Sleep, Obesity and Cardiovascular Health
August 29, 2021
UH physicians seek new ways to intervene and prevent obstructive sleep apnea
Innovations in Pulmonary & Sleep Medicine | September 2021
A bidirectional relationship exists between obesity, sleep and cardiovascular health. Ian J. Neeland, MD, FAHA, FACC is pursuing a grant to fund research to learn more about what physicians might do clinically to intervene and prevent obstructive sleep apnea (OSA).
“OSA is strongly related to obesity,” says Dr. Neeland, Director of Cardiovascular Prevention at University Hospitals Harrington Heart & Vascular Institute. “In fact, it’s the biggest risk factor for OSA."
“We originally believed OSA was related to anatomical traits, such as fat in the neck or having a short neck,” he adds. “However, more recent research finds non-anatomical physiological traits of OSA as well, such as ventilatory control problems and muscle hyporesponsiveness. We believe there is a connection between these traits. This is really an emerging concept and state of the art in sleep medicine.”
Understanding the links is important, of course, but finding successful interventions for OSA is the goal. To that end, a new class of drugs — sodium-glucose co-transporter 2 (SGLT2) inhibitors — may be an effective intervention, says Kingman Strohl, MD, an internationally renowned sleep expert collaborating with Dr. Neeland on the research. Dr. Strohl is Director of the Sleep Medicine Fellowship Program at University Hospitals Cleveland Medical Center.
Sleep apnea may lead to an increase in insulin levels, which is a fundamental part of diabetes pathogenesis, Dr. Strohl says. Increased insulin leads to weight gain, which increases the tendency to develop sleep apnea.
“The intervention proposed by Dr. Neeland has two parts,” Dr. Strohl says. “First, we want to know if SGLT2 inhibition starts to affect sleep apnea before there is significant weight loss. Second, can we detect the causal mechanisms for this drug effect? Looking forward, could we conceive of a medication to prevent people with diabetes and incipient obesity from developing sleep apnea? This is a very innovative line of research.”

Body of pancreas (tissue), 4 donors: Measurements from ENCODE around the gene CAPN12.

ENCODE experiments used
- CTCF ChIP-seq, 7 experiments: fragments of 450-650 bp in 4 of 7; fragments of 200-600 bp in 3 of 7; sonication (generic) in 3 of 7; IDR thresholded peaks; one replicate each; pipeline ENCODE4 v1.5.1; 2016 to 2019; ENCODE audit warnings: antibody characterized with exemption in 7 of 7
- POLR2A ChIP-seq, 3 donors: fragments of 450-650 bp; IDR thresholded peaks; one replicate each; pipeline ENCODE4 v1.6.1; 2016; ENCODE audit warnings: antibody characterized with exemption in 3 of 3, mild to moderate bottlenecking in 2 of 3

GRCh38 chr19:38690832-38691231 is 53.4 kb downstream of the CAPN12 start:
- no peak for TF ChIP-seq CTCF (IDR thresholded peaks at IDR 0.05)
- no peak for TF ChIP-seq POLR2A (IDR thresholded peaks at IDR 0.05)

It turns out, the SGLT2 inhibitor Empagliflozin (Jardiance) appears to help.
“Empagliflozin is used to lower blood sugar in adults with type 2 diabetes and to reduce the risk of cardiovascular death in these patients,” Dr. Neeland says. “We found it cut the risk for sleep apnea in half, although it had only a modest effect on weight loss, not enough to explain the lower risk for OSA.
“We want to know how Empagliflozin influences metabolism and organ systems,” he adds. “Part of our proposed study will delve into this with a mechanistic clinical trial in which we’ll randomize patients with obesity and sleep apnea to the drug or placebo and measure all the anatomic and non-anatomic traits using state-of-the-art MRI imaging and home sleep study equipment.”
The other part of the study is to look at sleep deficiency as a larger construct in the Dallas Heart Study. This is a large epidemiologic cohort study with 2,000+ people to look at sleep deficiency.
“We’re hoping this grant gets funded,” Dr. Neeland says. “It highlights our understanding of the emerging links between obesity, heart disease, sleep deficiency and sleep apnea.”
Dr. Strohl is pleased that cardiologists are now working with sleep experts on chronic risk factors and new modifications affecting both cardiac and OSA risk.
“It may be an important risk factor for cardiologists to worry about,” he says, “and they’re now working with sleep experts on this issue. There may be other areas where this is also important, such as chronic renal disease.”
Screening is key
In the meantime, Drs. Strohl and Neeland encourage clinicians to screen patients, especially those who are obese, for sleep issues, such as daytime sleepiness and snoring at night. Several easy and widely used screening tools — such as STOP-BANG (which stands for snoring, tiredness, observed apnea, high blood pressure, BMI, age, neck circumference and male gender) and the Epworth Sleepiness Scale, which assesses subjective daytime sleepiness — make screening easy.
“If a patient is at risk, it’s worth taking a second look,” Dr. Neeland says. “Undiagnosed sleep apnea or sleep disorders increase the risk for heart disease, pulmonary hypertension and makes blood pressure more difficult to control. It’s a vicious cycle: sleep apnea feeds into obesity, so patients sleep and exercise less and eat more.
“UH has specialists who deal with this. We have a comprehensive sleep lab and are also doing weight loss studies. Know there are resources out there for your patients.”
UH is also providing advanced clinical care of diabetes patients through the Center for Integrated and Novel Approaches in Vascular-Metabolic Disease (CINEMA), a multidisciplinary program of UH Harrington Heart & Vascular Institute. The care includes a diabetes educator, nurse navigator and a cardiologist who is proficient in diabetes care.
“We’ve been making amazing strides with patients, lowering blood pressure and cholesterol and improving blood sugar control,” says Dr. Neeland, who is Co-Director of CINEMA. “If you have complex patients, it’s a great opportunity to refer them to CINEMA.”